The Irish Farmers’ Association’s (IFA’s) Grain Committee has removed its blockades outside Glanbia gates in Portlaoise and Clonroche, AgriLand understands.
The news comes as talks between the sides – which continued into the early hours of this morning, Friday, October 11, and throughout the last number of days – yielded an agreement between the parties.
A large focus of this agreement is thought to be on a strategic plan.
There is also a possibility of a market review.
Farmers had been protesting outside of Glanbia in Portlaoise since last Friday, October 4, and Clonroche, Co. Wexford, since Saturday, October 5.
That blockade was lifted today, October 11.
Background to the protests
The IFA Grain committee had described the base price offered to farmers for wheat and barley by Glanbia as “dire”.
Before the blockades started the IFA stated: “Farmers are furious over the recent grain price release from Glanbia and are refusing to accept it.”
Mark Browne, chairperson of the IFA’s Grain Committee, added that: “There is scope in the market to pay higher prices for Irish grains, as other merchants have committed to more sustainable prices in order to support Irish grain producers.”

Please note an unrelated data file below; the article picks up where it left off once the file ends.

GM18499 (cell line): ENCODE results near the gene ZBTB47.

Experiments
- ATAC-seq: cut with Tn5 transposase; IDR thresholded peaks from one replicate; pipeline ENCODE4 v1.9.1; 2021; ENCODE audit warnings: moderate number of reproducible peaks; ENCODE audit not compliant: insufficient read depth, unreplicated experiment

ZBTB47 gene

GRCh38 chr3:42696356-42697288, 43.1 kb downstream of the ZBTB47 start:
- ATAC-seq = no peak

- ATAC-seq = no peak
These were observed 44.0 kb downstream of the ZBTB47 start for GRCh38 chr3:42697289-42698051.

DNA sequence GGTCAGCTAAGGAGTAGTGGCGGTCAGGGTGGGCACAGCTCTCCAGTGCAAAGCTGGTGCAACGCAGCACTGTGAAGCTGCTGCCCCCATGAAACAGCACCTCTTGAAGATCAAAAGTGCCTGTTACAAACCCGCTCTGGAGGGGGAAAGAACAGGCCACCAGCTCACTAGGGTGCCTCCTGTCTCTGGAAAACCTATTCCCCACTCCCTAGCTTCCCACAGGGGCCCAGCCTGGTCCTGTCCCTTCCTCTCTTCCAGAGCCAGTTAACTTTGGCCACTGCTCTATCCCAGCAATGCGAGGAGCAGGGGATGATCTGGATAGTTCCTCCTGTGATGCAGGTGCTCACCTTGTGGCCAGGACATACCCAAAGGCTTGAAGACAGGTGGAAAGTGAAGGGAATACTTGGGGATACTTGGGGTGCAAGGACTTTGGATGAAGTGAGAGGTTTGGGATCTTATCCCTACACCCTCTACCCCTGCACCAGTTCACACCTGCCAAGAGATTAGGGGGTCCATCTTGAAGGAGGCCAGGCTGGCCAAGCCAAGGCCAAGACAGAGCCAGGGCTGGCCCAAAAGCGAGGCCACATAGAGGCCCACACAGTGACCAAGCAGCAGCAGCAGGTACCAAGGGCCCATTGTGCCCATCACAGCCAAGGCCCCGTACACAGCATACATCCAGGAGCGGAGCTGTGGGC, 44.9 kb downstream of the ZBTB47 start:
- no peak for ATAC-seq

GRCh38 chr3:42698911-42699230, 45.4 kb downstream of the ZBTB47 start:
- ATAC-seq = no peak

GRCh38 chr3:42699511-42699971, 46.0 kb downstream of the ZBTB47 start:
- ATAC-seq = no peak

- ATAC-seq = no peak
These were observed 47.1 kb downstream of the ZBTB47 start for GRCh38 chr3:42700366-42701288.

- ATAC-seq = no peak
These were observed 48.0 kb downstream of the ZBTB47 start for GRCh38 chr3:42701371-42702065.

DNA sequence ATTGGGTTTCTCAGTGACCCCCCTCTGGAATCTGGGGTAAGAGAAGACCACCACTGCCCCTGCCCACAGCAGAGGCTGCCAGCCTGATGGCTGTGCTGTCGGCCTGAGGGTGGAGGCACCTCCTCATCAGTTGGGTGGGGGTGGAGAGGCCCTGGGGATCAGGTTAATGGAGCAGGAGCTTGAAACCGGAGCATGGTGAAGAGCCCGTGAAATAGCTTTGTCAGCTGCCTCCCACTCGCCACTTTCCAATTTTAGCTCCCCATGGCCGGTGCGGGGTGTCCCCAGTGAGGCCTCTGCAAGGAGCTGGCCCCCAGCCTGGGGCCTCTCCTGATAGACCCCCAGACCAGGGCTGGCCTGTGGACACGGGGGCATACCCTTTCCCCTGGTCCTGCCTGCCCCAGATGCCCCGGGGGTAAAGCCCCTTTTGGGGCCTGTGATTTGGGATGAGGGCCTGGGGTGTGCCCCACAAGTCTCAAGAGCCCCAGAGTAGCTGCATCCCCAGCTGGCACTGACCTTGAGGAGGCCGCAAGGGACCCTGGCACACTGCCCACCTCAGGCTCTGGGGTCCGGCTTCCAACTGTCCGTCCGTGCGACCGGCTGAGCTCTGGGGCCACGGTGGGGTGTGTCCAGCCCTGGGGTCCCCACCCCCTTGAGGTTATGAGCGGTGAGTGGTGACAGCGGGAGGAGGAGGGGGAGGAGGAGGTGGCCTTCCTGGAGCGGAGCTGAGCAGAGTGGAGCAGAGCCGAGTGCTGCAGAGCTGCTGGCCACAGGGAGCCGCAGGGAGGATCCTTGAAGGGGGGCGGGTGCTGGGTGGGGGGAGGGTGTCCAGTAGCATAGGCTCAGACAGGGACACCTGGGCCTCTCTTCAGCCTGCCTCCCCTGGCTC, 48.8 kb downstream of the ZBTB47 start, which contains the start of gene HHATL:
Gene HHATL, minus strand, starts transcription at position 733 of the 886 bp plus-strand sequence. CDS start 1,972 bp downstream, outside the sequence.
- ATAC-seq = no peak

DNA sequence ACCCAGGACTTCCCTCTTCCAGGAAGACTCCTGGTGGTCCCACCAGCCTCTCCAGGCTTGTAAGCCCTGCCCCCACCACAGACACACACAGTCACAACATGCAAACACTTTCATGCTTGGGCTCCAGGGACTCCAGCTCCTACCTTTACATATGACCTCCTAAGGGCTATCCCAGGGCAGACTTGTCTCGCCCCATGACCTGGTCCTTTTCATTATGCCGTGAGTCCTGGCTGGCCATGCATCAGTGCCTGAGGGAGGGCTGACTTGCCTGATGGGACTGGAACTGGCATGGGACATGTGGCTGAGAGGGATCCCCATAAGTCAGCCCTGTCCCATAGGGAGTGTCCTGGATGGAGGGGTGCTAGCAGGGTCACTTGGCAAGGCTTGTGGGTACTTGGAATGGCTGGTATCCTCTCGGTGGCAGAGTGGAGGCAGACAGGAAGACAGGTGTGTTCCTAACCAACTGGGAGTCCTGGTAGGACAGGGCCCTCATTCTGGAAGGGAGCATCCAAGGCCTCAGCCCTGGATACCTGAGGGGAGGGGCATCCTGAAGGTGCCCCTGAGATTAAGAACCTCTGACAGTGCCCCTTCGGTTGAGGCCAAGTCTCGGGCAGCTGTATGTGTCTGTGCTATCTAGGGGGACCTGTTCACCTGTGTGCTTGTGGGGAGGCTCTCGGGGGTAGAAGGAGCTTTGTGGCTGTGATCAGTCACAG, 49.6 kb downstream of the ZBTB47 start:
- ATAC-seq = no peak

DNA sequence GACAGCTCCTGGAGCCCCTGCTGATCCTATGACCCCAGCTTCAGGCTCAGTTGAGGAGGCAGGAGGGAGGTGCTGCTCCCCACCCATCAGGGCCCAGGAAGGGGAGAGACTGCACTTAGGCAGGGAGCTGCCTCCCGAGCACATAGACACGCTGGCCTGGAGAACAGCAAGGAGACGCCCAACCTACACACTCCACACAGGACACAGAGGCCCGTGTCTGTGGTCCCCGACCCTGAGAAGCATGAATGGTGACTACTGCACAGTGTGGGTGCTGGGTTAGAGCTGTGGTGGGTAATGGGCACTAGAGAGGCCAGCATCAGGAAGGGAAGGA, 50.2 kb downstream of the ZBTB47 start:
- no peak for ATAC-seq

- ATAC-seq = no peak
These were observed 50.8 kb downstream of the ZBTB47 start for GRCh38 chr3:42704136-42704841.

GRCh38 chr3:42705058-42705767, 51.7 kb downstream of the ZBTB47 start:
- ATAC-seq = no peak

Glanbia issued a strong defence to the IFA’s protests saying: “Glanbia Ireland is providing farmers highly competitive pricing and sales options for their grain harvest which are unmatched in the industry.
“However, given that 35-40% of the Glanbia harvest crop was purchased through premium contract arrangements with farmers, the average actual payment to farmers for barley is €166/t across all contracts,” a Glanbia statement argued.
“As the largest buyer and user of native Irish grains, Glanbia Ireland’s intake of native Irish grain this harvest was over 200,000t, 40% ahead of last year and well ahead of the 24% growth in the national harvest,” it added.
Glanbia also said that it had extended the closing date to October 18 for the ‘Farmers Own Stock’ scheme “in order to facilitate additional growers that may wish to participate”.